Reject Laws on
Blasphemy: 'God Needs no Defense' (The Jakarta Post, Indonesia)
across the world, as well as in Indonesia, would do well to learn to ignore
insults of Islam, God and the Prophet. With advances in communications
technology, such insults and attacks will be more frequent and more fierce. The
angry reactions not only play into the hands of provocateurs, but of extremists
in the Muslim world who exploit anger for their own political purposes.
...blasphemy laws not only stifle free
speech, they endanger freedom of religion for Muslims and non-Muslims
Indonesia President Susilo Bambang Yudhoyono, at the opening of the 67th session of the U.N. General Assembly, calls for an international instrument to 'prevent incitement to hostility or violence based on religions or beliefs' Sept. 25.
Indonesia is the last country in the Organization of
Islamic Cooperation [OIC]
to be leading a campaign for a global law against blasphemy.
After all, it is one of our former presidents, the late Abdurrahman Wahid,
who eloquently objected to just such a law. It was Wahid who once famously
observed, “God needs no defense.”
Yet now, President SusiloBambangYudhoyono, at the opening of the U.N.
General Assembly and as a reaction to an anti-Islamic video tailor which has
triggered violent protest across the Muslim world, is taking the initiative to
push for a global protocol banning insults to religion [see photo box, left].
With the world’s largest Muslim population, Indonesia has
seen its share of angry protests over the film Innocence of Muslims, which was
produced and released in the United States. But of the demonstrations that have
taken place in Indonesia, only one outside the U.S. Embassy in Jakarta
deteriorated into clashes with police. (Eleven officers had to be treated for
injuries.) The others were relatively peaceful.
To his credit, President Yudhoyono
was quick to respond to the release of the video and the violent protests it
By condemning the video and the riots it provoked, he
reflected the feelings of most of this nation's Muslims. The government was
also quick to demand that Google remove the offending video from YouTube. The
film is no longer accessible in Indonesia.
There was no need for the government go beyond these actions,
and there was no reason for Indonesians to indulge in the same sort of
self-destructive protests that erupted in Pakistan and other Muslim-majority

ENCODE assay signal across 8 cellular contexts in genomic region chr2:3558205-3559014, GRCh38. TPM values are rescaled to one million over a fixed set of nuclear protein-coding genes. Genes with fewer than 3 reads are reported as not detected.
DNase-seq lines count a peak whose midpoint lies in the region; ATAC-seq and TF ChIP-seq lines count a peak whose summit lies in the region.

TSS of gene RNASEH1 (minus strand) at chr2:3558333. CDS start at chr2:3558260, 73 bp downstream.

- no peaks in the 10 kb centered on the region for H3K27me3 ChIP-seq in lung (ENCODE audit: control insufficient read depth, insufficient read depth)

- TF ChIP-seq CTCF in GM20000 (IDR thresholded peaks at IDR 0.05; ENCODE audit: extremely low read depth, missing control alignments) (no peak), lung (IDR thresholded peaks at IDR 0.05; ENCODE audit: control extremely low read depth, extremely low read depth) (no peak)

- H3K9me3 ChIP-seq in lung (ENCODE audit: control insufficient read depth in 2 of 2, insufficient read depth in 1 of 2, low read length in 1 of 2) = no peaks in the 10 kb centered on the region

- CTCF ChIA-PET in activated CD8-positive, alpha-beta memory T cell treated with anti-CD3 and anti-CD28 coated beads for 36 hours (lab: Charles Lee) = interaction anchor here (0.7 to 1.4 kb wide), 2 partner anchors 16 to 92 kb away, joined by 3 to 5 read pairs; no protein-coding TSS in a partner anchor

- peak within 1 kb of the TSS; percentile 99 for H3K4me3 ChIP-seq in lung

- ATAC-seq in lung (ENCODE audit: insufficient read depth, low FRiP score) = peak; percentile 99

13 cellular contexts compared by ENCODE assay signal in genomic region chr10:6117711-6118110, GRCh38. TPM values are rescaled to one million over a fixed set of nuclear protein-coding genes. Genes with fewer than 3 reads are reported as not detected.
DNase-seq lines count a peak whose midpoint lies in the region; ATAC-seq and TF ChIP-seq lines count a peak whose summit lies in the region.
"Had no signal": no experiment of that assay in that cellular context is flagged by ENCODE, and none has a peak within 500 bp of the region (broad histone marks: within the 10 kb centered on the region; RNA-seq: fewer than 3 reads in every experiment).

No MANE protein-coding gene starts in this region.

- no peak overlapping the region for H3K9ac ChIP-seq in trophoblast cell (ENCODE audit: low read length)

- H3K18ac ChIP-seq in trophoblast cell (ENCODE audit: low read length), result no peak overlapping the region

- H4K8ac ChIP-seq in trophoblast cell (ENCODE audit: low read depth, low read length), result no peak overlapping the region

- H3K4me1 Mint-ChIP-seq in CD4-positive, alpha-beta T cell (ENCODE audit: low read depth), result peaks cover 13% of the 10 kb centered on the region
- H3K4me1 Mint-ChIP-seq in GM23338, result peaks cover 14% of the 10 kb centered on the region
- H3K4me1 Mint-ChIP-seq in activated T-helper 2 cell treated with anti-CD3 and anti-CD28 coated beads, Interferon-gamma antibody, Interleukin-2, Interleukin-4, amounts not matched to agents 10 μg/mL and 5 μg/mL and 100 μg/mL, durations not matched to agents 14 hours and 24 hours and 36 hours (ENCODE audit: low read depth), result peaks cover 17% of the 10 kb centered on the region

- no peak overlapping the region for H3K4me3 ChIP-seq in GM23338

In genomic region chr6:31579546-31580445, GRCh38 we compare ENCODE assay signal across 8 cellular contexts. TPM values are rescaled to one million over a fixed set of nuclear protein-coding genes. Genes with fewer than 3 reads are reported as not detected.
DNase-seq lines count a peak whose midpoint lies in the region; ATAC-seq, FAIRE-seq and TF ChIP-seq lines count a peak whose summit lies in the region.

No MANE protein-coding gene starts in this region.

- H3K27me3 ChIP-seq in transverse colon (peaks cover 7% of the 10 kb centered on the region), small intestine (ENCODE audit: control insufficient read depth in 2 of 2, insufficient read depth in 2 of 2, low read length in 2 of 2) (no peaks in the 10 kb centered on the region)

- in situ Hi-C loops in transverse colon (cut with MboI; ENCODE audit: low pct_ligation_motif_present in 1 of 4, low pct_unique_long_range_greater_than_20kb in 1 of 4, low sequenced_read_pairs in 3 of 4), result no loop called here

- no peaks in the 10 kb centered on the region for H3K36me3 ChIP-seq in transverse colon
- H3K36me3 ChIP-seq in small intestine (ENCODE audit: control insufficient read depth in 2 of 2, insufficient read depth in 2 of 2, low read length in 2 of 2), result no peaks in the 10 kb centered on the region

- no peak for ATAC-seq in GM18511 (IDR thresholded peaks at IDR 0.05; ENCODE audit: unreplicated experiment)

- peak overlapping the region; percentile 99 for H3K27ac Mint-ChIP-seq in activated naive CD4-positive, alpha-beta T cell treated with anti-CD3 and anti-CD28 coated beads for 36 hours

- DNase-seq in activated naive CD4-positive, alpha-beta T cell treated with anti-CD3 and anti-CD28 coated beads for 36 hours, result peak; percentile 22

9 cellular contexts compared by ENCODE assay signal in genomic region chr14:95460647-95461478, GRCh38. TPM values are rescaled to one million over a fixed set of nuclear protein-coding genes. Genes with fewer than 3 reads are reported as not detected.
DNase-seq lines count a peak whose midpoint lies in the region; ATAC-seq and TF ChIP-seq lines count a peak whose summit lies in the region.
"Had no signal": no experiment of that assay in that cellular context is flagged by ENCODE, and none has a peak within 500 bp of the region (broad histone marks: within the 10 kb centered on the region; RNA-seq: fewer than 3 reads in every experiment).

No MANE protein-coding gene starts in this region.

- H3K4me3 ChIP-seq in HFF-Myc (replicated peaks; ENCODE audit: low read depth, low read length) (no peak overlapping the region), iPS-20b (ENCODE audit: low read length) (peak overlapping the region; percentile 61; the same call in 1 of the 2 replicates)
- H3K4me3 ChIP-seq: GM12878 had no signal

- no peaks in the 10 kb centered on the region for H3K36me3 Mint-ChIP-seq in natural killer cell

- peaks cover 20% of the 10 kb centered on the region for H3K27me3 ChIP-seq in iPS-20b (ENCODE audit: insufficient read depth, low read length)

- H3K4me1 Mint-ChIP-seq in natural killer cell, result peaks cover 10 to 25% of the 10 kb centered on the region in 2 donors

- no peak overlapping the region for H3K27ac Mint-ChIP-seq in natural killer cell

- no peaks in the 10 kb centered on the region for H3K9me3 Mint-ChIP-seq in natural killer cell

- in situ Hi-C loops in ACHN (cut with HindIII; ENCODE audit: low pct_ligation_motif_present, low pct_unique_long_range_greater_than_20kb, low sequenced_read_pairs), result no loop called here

Yet on the eve of his departure to New York for the
opening of the U.N. General Assembly, President Yudhoyono
said he planned to propose a global law criminalizing blasphemy.
The president is reviving an unsuccessful IOC campaign
waged a few years ago. The OIC tried to persuade the U.N. Human Rights Council
to issue a resolution condemning defamations of Islam. Pakistan, backed by the
OIC, led the campaign in Geneva. Indonesia supported the motion, although it
was not the nation taking the initiative.
Why President Yudhoyono decided
to take the lead this time remains unclear. He should have heeded his
predecessor Abdurrahman Wahid, who served from 1999 to 2001. Abdurrahman
repeatedly criticized any attempt to criminalize defamation, in Indonesia or
Abdurrahman, a Muslim cleric by training who was elected
Indonesia’s third president, articulated his view of blasphemy laws in an
article that became the foreword to a 2011 book by Paul Marshall and Nina Shea
titled Silenced: How Apostasy and
Blasphemy Codes are Choking Freedom Worldwide.
“Those who claim to defend God, Islam, or the Prophet are
thus either deluding themselves or manipulating religion for their own mundane
and political purposes,” wrote Abdurrahman, who died in 2009.
The book warns that OIC members are trying to expand blasphemy
laws into the Western hemisphere and elsewhere through the U.N., which, the
authors say, would stifle freedom - and not just in the Muslim world.
Indonesia’s national blasphemy law is not an inspiring
precedent. It is a law that has been used to stifle the diversity of other
religious voices, and even within Islam itself.
Posted by Worldmeets.US
The latest victims of the 1965 Blasphemy Law in Indonesia
include the followers of Ahmadiyah and Shiite Muslims sects.
The court ruled their teachings to be deviations from
Islam, effectively targeting them for persecution because of their beliefs.
An imam who led his congregation to prayer in Indonesian
was sent to jail for “insulting” Islam, and a self-confessed atheist is also in
jail under the law.
In 2010, a petition to have the law repealed was defeated
in the Constitutional Court. The Yudhoyono government
joined hands with several Islamic organizations to defend the law as a means of
shielding religion from public ridicule.
President Abdurrahman addressed the issue of free speech,
which many Muslim leaders say has been abused to insult their God, religion,
and the Prophet: “Defending freedom of expression is by no means synonymous
with personally countenancing or encouraging disrespect toward the religious
beliefs of others. Rather, it implies greater faith in the judgment of God than
Muslims across the world, as well as in Indonesia, would
do well to read Abdurrahman comments and learn to ignore insults against Islam,
God and the Prophet.
With advances in communications technology, such insults
and attacks will be more frequent and more fierce. The angry reactions in much
of the Muslim world over these past few weeks not only play into the hands of
provocateurs, but also of extremists in the Muslim world who exploit anger for
their own political purposes.
As the Indonesian experience shows, blasphemy laws not
only stifle free speech, they endanger the freedom of religion for Muslims and
*Endy M. Bayuni is Senior Editor
at The Jakarta Post.